Dec 162011

A little bit of sales psychology

There are a lot of things that influence a customer making a decision to buy something.  To improve the chances of you being the person they buy from it’s worth having a little bit of knowledge of the psychology behind buying.  Here are the five main stages in the decision making process:

Problem recognition

This is where the potential customer realizes that there is a problem or need that requires fulfilling.  This could come about due to physiological triggers (“I’m hungry”) or logically (“My old PC is broken; I need a new one”).

As a business the only way you can really influence this stage is by being suggestive in your advertising and hope that they see your advert at an advantageous time which might then trigger the problem recognition thought.

Information solution search

The next step is for the prospect to decide how the problem should be solved.  The search for information can be long winded (buying a car) or very short (buying a burger) so you need to direct your efforts in a manner that suits your industry.  So, a fast food restaurant would have posters or flyers around town but magazine ads would be more appropriate for a PC store.   At this stage the searching can be passive or active; passive is seeing an ad, active is searching on the Web so make sure you cover both bases.

Information evaluation

Prospects will gather information from many sources and then attempt to evaluate all the different options and distinguish one offering from another.  People use filters for this stage of the process – size, price, geographic position, length of guarantee, miles per gallon – pretty much anything and everything appropriate to your product or service.

Rather than trying to second guess them this is where the benefit of testing and measuring comes in.  When advertising your business you should test out different adverts to see which one brings in the most custom.  Do one based around price, another on the green credentials of your product etc and then analyze the results.  Keep doing this to refine and refine.

This is the stage where you really need to make sure that you offer as much information as possible to the potential customer in an easy to find and use format.  Have you ever discarded a buying option because you couldn’t find sufficient info on it?  I certainly have. And don’t just focus on the product – tell them about delivery, after-sales, guarantee etc.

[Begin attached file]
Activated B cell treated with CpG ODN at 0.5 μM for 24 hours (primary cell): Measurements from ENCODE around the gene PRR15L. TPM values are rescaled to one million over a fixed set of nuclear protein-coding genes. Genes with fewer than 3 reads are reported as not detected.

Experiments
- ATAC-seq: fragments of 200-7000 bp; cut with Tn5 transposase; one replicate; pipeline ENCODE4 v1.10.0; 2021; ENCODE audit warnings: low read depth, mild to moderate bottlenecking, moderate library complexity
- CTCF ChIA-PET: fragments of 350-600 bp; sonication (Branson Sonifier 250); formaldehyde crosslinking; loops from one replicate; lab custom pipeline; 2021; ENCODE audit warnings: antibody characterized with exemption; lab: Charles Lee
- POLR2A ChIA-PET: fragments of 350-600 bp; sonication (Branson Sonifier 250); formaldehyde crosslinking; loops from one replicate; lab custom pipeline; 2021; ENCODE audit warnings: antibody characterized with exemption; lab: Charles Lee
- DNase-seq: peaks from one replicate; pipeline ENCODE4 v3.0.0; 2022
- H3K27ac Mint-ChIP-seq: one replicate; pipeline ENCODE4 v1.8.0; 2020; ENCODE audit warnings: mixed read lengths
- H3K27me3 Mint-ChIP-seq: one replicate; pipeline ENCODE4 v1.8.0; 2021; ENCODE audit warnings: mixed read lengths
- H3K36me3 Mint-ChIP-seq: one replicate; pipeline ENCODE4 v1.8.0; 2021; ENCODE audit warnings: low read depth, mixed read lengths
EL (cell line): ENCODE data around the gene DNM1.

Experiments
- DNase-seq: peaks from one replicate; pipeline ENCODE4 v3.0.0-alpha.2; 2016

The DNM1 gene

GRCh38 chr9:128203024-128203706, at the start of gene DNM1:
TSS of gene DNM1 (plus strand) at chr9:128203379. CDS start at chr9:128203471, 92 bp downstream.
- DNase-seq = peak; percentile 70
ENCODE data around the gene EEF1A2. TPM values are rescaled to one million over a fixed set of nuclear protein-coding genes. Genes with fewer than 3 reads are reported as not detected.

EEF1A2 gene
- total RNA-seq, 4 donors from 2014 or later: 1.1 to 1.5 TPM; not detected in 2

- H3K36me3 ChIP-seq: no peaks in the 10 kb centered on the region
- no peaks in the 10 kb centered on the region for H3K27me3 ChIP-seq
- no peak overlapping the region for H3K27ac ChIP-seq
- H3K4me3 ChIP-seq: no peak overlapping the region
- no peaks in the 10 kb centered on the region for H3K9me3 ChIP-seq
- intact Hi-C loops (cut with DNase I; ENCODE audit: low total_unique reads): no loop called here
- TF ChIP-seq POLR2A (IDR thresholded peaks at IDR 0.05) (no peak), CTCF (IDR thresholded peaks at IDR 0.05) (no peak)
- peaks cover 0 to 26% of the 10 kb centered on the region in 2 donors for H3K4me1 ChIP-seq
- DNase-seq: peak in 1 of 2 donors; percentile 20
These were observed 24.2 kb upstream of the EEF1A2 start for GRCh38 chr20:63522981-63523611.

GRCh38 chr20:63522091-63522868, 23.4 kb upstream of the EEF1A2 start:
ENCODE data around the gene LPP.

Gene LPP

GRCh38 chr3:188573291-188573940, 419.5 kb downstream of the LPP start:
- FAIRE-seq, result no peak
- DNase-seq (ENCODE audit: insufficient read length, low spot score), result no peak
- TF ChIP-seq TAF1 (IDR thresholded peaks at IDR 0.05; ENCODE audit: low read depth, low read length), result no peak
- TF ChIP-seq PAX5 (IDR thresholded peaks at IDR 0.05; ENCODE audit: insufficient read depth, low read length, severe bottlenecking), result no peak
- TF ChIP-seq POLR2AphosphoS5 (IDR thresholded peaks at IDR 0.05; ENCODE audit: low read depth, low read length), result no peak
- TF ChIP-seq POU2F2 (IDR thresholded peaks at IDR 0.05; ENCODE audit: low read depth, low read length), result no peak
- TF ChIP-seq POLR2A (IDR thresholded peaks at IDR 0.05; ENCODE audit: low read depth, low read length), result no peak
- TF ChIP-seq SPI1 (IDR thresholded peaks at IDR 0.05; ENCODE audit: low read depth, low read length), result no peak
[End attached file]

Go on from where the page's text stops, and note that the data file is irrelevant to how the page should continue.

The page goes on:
This can be an easy stage or a difficult one for the buyer, depending upon how easy it has been to find sufficient information to make a judgement upon (see above).  Again, make sure that your business makes it as easy as possible for the person to buy once the decision has been made.  Is your phone always answered?  Does your Web site shopping cart work properly?  Do you accept all forms of payment?  A failure in any one of these could cost you the sale.

Post-decision evaluation

We all review our buying decisions, either consciously or subconsciously and the conclusions we come to impact on our future buying patterns.  If the experience didn’t live up to expectation then the customer is unlikely to come back to you; even worse, they might start telling all their friends who are then excluded from becoming customers. If you’re running a small business you want people to keep coming back and spreading the good word so make sure you don’t let yourself down.

It’s worth sitting down and looking at the decision making process properly in relation to your business as it will undoubtedly make you think more about your advertising and service levels.  Get those both right and not only do you get them in through the door but you then keep them – and that’s when the profits really start rolling in.